Integrating Endpoint, Network, and Cloud into a Secure Ecosystem: An Interview with Hugh Thomson of Symantec

First, some advice: If you fear APTs, then make sure you block or interrogate outbound web connections from your organization to uncategorized sites. If you are not doing this, then contact your proxy vendor today and request help implementing this vital feature. For many of you, Symantec will be the company providing that help – and my great friend, Hugh Thompson is one of their fine executives. You might know Hugh from his important role at the RSA Conference each year, but I’ve known him since the early 2000’s, having worked together on a live technology show called the Hugh Thompson Show that he hosted, and that I produced. We did the show in Maury Povich’s studio in Manhattan, replete with a live audience and even a cool band led by Steve Poltz. You can watch clips from those amazing episodes today on the AT&T Tech Channel (, including an early interview with the founders of Twitter. I was privileged recently to catch up with my old friend as part of the on-going research for my TAG Cyber Security Annual, and he was kind enough to share his perspectives on endpoint security, networking trends, and secure use of cloud service in the enterprise ecosystem. Here is what I learned from Hugh:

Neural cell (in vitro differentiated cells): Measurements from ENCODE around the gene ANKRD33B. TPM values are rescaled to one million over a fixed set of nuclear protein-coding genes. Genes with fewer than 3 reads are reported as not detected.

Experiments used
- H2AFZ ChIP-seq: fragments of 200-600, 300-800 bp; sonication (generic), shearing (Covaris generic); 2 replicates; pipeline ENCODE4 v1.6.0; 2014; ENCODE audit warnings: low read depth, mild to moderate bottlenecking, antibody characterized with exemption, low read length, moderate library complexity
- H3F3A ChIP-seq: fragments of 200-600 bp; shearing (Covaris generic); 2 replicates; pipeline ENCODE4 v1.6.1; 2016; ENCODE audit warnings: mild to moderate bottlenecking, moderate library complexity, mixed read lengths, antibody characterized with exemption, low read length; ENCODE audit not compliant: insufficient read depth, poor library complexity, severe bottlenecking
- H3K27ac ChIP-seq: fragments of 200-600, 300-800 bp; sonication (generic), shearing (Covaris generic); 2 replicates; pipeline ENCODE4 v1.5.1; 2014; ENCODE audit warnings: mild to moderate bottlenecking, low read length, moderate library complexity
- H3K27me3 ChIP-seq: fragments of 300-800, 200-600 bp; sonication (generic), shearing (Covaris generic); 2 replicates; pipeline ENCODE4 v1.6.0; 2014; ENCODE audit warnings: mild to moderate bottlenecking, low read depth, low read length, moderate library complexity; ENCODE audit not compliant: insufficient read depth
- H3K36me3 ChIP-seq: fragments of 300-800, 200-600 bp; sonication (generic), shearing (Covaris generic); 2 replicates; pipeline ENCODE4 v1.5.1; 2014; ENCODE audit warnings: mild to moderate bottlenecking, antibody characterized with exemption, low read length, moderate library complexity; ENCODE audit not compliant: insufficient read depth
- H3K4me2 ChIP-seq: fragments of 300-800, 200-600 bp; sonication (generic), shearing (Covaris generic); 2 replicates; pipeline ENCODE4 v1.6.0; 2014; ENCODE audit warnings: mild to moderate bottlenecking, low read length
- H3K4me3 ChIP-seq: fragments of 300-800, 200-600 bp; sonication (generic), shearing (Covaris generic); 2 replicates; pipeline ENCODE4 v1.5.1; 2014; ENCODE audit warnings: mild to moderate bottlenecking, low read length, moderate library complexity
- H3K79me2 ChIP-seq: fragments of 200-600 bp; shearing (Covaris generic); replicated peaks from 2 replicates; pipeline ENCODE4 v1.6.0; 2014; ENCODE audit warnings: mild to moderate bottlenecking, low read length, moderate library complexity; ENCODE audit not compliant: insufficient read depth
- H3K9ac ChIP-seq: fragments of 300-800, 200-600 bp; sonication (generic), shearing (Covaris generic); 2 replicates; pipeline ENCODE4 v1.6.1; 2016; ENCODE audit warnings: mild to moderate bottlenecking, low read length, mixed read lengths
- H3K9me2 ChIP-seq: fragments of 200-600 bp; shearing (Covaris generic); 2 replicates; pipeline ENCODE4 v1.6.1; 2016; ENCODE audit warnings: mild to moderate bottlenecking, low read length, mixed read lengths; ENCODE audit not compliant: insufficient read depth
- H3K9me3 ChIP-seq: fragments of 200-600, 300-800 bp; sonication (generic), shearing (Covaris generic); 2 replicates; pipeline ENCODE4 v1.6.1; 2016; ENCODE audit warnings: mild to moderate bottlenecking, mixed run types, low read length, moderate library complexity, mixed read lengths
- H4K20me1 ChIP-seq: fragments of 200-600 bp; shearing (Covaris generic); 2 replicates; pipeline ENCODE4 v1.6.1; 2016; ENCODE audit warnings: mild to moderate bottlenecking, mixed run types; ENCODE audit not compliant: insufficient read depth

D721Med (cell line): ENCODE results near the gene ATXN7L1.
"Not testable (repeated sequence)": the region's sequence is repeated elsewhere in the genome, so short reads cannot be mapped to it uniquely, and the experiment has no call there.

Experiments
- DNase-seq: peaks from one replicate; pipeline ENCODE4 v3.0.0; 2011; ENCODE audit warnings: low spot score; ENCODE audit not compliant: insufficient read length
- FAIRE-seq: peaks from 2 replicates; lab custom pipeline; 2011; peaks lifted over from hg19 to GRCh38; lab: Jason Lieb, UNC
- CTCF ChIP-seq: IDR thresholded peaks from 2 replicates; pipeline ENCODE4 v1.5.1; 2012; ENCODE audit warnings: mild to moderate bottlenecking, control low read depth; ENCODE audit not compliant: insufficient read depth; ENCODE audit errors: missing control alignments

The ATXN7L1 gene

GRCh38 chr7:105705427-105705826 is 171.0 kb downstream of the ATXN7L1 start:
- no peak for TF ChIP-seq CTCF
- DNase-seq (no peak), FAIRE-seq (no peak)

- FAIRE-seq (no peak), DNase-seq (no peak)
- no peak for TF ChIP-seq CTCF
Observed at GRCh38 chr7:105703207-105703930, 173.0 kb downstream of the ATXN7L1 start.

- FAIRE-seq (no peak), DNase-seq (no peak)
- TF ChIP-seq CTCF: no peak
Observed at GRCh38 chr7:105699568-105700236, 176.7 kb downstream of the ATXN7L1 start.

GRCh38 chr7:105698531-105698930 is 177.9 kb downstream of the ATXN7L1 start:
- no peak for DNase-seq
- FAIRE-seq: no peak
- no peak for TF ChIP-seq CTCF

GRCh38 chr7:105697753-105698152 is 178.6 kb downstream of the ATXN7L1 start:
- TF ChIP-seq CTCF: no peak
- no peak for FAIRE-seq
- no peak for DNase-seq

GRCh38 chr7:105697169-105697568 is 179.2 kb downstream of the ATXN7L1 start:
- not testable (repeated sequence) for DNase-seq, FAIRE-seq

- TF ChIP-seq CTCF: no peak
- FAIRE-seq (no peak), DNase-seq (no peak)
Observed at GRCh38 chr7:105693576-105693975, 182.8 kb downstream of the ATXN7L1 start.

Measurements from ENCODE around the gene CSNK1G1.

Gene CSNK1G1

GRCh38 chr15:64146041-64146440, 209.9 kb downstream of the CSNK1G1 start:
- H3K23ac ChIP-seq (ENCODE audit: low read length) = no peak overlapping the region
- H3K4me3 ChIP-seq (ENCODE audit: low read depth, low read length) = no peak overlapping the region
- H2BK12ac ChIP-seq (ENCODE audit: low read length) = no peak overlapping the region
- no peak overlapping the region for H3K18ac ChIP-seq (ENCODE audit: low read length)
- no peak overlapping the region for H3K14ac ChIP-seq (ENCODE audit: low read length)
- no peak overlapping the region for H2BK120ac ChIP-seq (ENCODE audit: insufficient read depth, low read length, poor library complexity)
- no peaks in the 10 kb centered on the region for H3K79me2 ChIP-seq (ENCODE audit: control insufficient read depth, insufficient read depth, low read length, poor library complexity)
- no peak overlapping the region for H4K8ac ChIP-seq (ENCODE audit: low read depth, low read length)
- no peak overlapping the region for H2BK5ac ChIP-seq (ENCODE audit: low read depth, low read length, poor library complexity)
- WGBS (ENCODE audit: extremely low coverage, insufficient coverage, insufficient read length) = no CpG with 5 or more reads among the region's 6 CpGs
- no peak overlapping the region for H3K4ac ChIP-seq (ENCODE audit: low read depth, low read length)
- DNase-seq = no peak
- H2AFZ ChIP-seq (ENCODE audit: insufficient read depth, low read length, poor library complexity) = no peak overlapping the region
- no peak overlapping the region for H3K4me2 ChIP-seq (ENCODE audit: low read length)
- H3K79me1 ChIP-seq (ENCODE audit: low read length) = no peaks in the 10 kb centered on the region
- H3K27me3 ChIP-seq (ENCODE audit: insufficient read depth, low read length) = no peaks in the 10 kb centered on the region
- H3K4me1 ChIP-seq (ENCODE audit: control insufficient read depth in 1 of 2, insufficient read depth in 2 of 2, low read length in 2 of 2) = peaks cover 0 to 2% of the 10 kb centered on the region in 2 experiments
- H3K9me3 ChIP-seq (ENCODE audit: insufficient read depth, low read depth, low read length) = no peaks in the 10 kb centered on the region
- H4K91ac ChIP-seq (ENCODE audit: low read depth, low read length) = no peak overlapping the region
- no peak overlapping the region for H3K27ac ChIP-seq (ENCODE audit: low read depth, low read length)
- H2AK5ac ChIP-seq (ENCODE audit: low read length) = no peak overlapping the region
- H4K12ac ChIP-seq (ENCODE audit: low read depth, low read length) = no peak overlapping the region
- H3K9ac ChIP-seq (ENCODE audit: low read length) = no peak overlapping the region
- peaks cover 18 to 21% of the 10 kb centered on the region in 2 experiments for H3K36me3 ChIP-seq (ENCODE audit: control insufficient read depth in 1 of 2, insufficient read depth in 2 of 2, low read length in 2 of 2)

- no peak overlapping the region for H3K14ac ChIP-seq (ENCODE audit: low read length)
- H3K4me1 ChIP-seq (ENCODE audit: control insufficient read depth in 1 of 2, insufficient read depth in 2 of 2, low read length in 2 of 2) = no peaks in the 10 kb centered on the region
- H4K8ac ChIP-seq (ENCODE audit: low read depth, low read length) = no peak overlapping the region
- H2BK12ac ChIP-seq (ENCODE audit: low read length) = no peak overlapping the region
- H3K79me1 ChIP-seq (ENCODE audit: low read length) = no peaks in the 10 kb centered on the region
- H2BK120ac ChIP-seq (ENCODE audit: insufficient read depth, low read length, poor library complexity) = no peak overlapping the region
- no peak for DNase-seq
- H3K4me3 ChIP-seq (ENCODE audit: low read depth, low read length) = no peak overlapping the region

EA: Hugh, how do you see the corporate network evolving in the next few years?